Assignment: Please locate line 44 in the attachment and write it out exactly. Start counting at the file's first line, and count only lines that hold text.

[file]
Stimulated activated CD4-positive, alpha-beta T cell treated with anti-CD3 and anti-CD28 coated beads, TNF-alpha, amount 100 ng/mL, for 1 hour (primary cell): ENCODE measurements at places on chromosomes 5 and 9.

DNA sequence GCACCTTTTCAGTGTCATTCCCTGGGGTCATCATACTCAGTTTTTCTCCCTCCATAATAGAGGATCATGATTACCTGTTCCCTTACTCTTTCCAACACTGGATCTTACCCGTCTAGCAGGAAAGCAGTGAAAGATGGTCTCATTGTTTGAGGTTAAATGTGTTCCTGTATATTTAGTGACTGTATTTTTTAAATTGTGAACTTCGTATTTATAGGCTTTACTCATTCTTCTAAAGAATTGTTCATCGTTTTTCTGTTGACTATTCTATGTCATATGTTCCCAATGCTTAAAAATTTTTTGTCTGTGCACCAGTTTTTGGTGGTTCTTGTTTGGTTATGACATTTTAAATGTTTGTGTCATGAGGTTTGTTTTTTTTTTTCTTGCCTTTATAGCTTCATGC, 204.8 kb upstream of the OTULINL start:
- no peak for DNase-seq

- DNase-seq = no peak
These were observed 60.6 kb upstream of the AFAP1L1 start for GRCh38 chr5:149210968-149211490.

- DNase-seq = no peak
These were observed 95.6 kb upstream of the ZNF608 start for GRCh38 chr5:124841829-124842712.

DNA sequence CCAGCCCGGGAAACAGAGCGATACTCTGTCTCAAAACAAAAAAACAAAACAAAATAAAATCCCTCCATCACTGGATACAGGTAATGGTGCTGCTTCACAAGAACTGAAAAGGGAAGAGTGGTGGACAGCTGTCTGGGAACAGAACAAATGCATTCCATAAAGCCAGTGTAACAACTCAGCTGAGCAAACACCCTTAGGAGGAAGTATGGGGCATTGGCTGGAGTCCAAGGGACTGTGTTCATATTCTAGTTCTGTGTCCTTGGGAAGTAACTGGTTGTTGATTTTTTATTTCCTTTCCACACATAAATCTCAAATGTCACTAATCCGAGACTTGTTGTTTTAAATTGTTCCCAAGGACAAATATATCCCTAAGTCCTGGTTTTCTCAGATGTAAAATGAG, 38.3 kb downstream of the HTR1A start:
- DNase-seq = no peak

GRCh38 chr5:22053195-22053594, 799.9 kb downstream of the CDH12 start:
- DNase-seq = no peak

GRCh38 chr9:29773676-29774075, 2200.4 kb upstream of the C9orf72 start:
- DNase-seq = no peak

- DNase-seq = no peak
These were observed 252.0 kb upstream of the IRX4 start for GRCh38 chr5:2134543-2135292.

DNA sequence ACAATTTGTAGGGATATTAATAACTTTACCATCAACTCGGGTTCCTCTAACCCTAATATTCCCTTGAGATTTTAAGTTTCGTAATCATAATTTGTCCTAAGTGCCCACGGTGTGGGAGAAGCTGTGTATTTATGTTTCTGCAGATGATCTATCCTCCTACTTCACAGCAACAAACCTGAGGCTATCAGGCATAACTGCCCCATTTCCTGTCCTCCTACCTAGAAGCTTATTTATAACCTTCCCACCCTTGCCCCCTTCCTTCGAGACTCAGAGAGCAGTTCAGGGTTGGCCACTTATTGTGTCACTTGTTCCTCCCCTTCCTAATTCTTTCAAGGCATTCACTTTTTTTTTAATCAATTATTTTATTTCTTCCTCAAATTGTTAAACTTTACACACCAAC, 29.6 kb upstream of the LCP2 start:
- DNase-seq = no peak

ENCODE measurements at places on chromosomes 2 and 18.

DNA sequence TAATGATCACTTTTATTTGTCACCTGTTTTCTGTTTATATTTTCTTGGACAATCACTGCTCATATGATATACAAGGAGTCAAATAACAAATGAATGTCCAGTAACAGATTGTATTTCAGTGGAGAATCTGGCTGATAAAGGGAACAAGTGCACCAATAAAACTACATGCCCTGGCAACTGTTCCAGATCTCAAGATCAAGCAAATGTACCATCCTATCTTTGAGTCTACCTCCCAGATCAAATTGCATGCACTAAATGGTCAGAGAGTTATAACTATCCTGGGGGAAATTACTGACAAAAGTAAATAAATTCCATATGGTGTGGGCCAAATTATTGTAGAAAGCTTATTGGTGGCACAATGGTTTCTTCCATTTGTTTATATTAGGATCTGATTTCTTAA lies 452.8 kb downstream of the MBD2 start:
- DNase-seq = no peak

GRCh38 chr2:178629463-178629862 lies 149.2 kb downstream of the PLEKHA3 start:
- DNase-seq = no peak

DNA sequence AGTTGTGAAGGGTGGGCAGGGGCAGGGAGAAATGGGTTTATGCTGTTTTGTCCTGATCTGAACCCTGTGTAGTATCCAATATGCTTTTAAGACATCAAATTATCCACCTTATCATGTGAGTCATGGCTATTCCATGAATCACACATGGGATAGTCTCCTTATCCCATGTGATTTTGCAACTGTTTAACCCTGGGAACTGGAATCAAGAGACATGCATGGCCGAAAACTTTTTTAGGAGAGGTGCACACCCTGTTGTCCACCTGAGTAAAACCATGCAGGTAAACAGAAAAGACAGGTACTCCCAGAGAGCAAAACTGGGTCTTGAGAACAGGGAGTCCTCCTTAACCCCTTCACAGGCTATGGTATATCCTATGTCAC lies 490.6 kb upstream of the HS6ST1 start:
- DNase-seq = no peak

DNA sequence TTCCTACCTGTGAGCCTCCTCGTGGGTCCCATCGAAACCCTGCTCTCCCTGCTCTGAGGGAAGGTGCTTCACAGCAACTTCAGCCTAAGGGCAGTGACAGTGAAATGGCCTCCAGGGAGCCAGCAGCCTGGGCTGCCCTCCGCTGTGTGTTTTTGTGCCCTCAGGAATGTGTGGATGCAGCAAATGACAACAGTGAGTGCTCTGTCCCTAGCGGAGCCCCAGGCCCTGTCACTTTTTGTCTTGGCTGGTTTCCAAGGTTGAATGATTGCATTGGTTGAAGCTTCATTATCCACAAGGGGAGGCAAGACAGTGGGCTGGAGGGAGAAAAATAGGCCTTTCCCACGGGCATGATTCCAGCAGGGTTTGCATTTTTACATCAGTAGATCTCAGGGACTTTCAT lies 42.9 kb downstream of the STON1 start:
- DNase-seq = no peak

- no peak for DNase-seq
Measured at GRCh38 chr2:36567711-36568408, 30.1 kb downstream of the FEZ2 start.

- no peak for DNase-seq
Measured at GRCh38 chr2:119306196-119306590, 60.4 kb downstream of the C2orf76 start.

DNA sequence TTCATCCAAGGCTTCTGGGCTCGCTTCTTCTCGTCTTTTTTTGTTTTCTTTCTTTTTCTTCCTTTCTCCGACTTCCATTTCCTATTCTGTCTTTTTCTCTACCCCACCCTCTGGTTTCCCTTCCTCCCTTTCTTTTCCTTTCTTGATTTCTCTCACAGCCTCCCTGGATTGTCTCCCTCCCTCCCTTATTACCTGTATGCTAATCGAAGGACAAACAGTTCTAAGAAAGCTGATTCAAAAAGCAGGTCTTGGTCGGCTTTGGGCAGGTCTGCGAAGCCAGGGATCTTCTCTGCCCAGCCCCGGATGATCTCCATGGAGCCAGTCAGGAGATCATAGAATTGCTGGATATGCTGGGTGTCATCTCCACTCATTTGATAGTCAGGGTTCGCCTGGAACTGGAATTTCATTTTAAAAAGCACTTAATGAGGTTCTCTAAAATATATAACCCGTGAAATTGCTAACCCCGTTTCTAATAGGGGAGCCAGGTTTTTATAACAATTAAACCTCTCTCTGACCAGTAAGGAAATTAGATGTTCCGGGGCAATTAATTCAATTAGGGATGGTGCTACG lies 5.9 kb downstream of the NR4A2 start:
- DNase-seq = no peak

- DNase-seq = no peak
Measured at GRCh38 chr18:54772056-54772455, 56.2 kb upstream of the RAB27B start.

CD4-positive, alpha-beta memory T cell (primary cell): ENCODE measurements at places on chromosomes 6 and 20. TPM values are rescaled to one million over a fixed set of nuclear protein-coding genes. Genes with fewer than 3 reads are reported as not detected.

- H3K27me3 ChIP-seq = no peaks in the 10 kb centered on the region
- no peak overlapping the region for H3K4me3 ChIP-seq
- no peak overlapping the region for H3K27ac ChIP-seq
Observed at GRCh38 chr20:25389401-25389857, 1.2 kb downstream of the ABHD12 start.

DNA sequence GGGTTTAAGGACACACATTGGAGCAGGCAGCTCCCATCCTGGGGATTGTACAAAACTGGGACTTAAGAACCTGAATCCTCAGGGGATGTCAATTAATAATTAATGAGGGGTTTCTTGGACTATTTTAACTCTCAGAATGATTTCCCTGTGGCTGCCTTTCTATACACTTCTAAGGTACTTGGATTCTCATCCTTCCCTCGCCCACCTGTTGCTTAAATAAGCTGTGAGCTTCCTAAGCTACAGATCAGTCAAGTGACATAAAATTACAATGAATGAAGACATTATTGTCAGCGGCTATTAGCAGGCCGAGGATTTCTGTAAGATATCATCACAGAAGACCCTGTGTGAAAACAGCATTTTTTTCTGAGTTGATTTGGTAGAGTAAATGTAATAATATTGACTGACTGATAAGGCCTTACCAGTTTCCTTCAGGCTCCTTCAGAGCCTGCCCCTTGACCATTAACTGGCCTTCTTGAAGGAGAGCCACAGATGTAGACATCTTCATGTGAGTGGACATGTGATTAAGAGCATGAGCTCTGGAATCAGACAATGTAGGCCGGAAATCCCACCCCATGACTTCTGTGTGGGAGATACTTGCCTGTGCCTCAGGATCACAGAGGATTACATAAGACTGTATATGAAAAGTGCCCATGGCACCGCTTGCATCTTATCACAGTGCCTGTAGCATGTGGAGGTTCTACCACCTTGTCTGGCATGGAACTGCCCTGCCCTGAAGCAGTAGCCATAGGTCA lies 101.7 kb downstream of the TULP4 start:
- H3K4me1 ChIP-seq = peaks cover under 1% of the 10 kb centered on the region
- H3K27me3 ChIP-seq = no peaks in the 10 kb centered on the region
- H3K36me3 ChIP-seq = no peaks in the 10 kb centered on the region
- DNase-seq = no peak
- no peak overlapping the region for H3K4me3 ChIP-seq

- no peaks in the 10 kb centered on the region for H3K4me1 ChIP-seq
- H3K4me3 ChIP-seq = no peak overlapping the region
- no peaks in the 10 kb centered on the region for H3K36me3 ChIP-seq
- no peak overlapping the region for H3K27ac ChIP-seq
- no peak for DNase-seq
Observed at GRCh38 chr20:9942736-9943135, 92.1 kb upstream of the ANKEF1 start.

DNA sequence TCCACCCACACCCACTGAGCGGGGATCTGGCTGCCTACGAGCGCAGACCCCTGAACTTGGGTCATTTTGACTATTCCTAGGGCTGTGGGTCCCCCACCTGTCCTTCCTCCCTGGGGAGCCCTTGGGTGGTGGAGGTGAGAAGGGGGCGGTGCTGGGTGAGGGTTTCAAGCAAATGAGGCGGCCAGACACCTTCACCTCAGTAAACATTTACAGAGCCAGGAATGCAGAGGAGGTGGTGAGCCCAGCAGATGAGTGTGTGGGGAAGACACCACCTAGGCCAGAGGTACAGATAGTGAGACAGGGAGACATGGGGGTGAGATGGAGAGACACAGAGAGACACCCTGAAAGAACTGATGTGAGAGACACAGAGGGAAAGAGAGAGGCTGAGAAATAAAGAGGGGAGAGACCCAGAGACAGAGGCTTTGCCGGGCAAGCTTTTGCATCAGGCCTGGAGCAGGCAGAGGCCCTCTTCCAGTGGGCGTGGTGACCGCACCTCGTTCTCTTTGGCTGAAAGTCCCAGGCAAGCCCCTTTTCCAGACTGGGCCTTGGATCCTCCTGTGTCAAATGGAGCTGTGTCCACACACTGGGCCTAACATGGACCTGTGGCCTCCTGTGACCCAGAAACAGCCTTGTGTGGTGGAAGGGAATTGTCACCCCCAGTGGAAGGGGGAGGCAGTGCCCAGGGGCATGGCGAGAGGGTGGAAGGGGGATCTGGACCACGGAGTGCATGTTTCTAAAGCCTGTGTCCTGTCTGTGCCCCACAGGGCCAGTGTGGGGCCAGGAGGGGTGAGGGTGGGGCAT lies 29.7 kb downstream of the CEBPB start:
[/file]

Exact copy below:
- DNase-seq = no peak